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I have the int number 2455449 and I know that represents the date 09/09/2010. How can I define the date format wihch is used? I need to generate a new date in this format. It will be used for http requests. I suppose that is Julian but I'm not sure. I tried to convert this number to the date but it didn't return the right date of 09/09/2010. Probably I used a wrong SimpleDateFormat("mm/dd/yy") or Calendar.XXXX (e.g.Calendar.DAY_OF_YEAR)

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Where did you get 2455449 and how did it convert to 09/09/2010? – mezzie Oct 21 '10 at 17:38
I analysed the http requests to the server. I filled the calendar date in 09/09/2010 and got this number (2455449) in http request to the server. – user341203 Oct 21 '10 at 17:49
Can you show the code that you used? – Bill the Lizard Oct 21 '10 at 18:37
It's the Julian day.… Number of days since January 1, 4713 B.C,in the Julian calendar. – some Oct 21 '10 at 18:49

3 Answers 3

up vote 0 down vote accepted

It is a Julian day number, and it counts the number of days since January 1, 4713 BC Greenwich noon in the Julian proleptic calendar.

To convert from a JD to a unix time stamp:

unix_time_stamp = ( JD -2440587.5) * 86400

To convert from unix time stamp to JD:

JD = (unix_time_stamp / 86400) + 2440587.5

Note that JD is counted from the noon, not midnight. That's why it's .5 at the end of the addition.

Update If you want to use it in javascript (that uses milliseconds since the epoch)

function dateFromJulianDay(julian_day) {
  return new Date( (julian_day - 2440587.5) * 86400000);

function dateToJulianDay(date) {
  // date should be a javascript Date object
  // or a variable with milliseconds since the unix epoch 1 jan 1970
  return ( date / 86400000) + 2440587.5;


console.log(dateToJulianDay(new Date(2010,9-1,9)));

Remember that the month in the Date constructor is 0-11, whats why I do -1 above.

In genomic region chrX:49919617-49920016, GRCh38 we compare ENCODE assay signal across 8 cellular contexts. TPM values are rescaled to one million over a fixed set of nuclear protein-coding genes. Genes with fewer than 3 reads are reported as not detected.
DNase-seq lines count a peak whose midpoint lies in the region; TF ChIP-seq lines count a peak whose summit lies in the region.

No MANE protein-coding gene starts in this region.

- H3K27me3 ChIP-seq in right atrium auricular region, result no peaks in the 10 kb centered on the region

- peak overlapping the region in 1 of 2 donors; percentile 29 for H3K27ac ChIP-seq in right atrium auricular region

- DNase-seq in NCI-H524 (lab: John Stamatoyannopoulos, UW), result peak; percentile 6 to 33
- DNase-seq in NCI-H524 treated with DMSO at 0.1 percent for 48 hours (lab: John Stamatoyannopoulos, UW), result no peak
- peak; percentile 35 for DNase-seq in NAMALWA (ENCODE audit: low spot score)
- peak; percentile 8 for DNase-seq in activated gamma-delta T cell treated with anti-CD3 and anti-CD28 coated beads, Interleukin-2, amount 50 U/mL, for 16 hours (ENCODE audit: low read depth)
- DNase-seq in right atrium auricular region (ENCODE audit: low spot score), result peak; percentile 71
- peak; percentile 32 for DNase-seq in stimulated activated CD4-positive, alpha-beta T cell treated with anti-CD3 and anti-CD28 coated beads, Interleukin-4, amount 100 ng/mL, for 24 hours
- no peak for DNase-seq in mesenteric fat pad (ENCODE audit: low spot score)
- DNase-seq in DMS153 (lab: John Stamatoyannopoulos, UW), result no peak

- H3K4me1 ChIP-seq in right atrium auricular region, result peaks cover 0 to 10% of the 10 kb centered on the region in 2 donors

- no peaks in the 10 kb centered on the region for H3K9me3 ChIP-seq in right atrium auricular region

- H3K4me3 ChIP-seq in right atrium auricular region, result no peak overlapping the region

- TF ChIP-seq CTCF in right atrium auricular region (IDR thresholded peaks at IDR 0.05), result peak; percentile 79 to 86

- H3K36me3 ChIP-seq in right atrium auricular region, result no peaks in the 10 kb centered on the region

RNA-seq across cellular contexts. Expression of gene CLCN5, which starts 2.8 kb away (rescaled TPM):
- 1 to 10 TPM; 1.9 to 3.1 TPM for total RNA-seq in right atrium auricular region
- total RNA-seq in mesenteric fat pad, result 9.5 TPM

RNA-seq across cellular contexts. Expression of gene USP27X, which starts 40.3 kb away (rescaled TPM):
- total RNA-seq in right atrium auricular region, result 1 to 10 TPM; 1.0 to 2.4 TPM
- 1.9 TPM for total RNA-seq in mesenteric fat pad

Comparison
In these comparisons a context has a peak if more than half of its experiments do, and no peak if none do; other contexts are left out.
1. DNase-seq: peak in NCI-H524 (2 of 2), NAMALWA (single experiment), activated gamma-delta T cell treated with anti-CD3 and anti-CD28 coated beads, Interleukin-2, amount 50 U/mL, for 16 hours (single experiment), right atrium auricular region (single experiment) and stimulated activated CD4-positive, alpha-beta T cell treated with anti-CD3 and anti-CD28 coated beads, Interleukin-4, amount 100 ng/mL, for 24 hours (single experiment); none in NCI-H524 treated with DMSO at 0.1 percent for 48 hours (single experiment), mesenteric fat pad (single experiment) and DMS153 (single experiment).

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Many thanks! I have found a better solution for me - – user341203 Oct 21 '10 at 22:30
@user341203: Is this question wrongly marked as javascript? Are you using dates from different centuries? The code that you link to looks very complicated compared to one-lines like Calendar.setTimeInMillis((julian_day - 2440587.5) * 86400000) and (Calendar.getTimeInMillis() / 86400000) + 2440587.5 (I haven't tested this java code, but you get the idea). I'm just curious! :) – some Oct 22 '10 at 2:17
var now = new Date();

// Returns, e.g., 6/09/07

// Can also be used as a standalone function
dateFormat(now, "dddd, mmmm dS, yyyy, h:MM:ss TT");
// Saturday, June 9th, 2007, 5:46:21 PM

// You can use one of several named masks
// 2007-06-09T17:46:21

// ...Or add your own
dateFormat.masks.hammerTime = 'HH:MM! "Can\'t touch this!"';
// 17:46! Can't touch this!

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looks like an equation with unknown function.

Where d the day, m month,y year and D is int date. And without loss of generality we can assume that this mapping should be one to one i.e. every valid (d,m,y) combination should map to a unique positive integer (>=0) and every positive integer must represent a valid and unique (d,m,y) tuple.
So the most obvious choice of function f (based on the property of dates) is number of days elapsed since the first day, which satisfies our conditions. so now we have boundary condition.
f(9,9,2010)= 2455449;
where d1,m1,y1 represents the reference date like epoch in unix timestamp. Using the obvious function (see above), (d1,m1,y1) comes out to be (10 5 -4713). So the DatFormat used is number of days elapsed since 10th June 4713 B.C. Approximately.

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Formal win ;-) Would be nice to validate your results with another sampling point - user341203, could you enter another date and tell us the result? – Steffen Müller Oct 21 '10 at 18:15
I think it should be January 1, 4713 B.C, the epoch of the Julian day:… – some Oct 21 '10 at 18:49

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